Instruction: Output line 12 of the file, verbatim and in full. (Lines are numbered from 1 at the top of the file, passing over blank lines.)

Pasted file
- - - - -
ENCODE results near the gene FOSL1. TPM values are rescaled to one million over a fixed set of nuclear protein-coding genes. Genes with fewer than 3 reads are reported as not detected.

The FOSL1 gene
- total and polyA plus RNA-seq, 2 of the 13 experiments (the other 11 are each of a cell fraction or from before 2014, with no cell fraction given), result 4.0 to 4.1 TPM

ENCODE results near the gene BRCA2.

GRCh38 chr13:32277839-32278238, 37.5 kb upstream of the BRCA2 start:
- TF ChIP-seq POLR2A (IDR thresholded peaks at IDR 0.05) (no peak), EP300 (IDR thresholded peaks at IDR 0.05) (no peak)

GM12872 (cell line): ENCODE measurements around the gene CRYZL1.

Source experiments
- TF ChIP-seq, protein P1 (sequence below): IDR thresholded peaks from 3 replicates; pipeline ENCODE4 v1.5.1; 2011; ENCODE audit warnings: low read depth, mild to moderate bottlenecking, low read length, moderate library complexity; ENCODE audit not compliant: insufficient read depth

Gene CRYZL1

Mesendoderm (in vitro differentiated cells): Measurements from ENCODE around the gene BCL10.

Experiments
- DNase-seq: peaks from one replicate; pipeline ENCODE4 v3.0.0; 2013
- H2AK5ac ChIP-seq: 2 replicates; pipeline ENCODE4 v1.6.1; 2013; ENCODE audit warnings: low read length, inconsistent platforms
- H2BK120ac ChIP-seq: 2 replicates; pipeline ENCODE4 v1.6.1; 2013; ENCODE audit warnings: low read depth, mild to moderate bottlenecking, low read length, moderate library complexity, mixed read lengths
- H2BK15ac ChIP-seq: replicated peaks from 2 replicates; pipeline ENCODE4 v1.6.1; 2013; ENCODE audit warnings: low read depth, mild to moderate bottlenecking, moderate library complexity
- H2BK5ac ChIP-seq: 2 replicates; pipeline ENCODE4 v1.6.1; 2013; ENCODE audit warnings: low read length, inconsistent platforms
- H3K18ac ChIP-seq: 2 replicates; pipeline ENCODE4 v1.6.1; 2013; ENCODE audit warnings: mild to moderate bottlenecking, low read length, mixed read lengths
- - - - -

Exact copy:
Experiments